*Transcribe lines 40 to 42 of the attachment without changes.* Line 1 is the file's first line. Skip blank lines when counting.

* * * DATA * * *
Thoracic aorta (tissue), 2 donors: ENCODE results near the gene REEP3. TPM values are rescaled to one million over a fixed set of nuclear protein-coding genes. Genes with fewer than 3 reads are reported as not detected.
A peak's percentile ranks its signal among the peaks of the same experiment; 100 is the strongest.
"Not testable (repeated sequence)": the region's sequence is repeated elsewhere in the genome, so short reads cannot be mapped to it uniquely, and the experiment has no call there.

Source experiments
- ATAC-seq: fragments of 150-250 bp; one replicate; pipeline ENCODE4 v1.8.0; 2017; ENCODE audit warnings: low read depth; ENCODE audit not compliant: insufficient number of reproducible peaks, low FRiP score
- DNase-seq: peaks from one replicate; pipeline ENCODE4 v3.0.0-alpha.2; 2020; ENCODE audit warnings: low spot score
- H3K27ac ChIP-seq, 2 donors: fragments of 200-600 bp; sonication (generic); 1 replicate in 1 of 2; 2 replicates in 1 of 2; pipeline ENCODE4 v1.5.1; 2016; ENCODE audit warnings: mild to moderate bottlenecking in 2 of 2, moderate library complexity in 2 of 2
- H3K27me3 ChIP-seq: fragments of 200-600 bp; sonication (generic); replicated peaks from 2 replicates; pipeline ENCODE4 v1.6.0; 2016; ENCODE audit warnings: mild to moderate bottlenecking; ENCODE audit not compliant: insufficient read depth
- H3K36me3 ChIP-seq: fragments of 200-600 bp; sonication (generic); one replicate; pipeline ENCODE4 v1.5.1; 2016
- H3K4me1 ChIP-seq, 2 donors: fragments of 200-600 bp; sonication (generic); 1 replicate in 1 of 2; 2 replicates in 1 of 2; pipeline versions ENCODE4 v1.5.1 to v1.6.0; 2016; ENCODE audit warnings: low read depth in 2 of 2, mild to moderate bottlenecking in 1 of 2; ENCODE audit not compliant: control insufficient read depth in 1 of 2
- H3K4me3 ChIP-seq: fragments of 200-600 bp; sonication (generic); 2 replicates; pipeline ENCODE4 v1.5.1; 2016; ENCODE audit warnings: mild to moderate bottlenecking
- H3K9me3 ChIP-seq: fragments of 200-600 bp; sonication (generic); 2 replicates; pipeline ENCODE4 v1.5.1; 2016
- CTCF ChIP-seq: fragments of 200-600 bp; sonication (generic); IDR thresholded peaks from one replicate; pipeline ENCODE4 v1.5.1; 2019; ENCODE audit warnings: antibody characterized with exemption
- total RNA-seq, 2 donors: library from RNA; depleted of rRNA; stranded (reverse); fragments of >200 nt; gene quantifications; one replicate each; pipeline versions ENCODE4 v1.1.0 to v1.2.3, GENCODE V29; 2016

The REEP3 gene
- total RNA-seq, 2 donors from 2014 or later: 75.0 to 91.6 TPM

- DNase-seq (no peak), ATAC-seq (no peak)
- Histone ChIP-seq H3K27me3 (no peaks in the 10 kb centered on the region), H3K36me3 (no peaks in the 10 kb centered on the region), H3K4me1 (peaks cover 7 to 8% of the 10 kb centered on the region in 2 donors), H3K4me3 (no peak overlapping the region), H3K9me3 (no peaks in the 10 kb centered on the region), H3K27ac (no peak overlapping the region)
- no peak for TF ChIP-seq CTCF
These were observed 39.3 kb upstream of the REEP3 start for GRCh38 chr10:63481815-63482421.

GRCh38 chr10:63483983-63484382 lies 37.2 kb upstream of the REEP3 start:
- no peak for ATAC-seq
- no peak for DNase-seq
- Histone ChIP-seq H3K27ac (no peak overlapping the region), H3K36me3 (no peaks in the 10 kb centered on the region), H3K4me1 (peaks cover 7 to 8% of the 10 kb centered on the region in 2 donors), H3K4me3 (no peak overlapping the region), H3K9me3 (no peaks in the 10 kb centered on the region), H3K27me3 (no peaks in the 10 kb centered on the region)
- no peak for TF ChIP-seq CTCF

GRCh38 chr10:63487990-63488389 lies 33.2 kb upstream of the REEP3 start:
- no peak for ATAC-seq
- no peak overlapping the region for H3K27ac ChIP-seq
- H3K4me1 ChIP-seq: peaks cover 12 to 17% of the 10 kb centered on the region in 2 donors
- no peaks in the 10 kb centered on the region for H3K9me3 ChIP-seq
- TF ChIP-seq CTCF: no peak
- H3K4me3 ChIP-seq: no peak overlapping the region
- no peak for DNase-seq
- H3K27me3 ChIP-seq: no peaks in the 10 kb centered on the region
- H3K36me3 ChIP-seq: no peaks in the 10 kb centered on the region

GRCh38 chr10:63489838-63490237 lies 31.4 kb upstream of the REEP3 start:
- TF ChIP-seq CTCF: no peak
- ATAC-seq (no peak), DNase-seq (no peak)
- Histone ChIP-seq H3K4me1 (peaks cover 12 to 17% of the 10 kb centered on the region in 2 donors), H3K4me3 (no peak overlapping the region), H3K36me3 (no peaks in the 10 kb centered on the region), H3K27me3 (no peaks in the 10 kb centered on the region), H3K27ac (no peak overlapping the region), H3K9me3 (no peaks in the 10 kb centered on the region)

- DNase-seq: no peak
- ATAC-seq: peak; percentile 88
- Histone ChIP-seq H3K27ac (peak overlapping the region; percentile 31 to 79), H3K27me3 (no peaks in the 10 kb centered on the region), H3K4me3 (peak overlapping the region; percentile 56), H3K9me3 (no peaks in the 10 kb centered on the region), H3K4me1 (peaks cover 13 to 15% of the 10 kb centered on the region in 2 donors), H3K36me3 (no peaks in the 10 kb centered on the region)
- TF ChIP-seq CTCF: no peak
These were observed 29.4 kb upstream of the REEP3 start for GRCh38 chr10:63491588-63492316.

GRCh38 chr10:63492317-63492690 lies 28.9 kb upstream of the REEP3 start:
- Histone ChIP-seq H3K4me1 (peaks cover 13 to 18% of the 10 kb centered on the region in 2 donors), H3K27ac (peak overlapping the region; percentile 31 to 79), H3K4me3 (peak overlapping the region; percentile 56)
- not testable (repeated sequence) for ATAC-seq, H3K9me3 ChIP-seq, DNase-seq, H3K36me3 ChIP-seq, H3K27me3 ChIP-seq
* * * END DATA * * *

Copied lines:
- DNase-seq: no peak
- ATAC-seq: peak; percentile 88
- Histone ChIP-seq H3K27ac (peak overlapping the region; percentile 31 to 79), H3K27me3 (no peaks in the 10 kb centered on the region), H3K4me3 (peak overlapping the region; percentile 56), H3K9me3 (no peaks in the 10 kb centered on the region), H3K4me1 (peaks cover 13 to 15% of the 10 kb centered on the region in 2 donors), H3K36me3 (no peaks in the 10 kb centered on the region)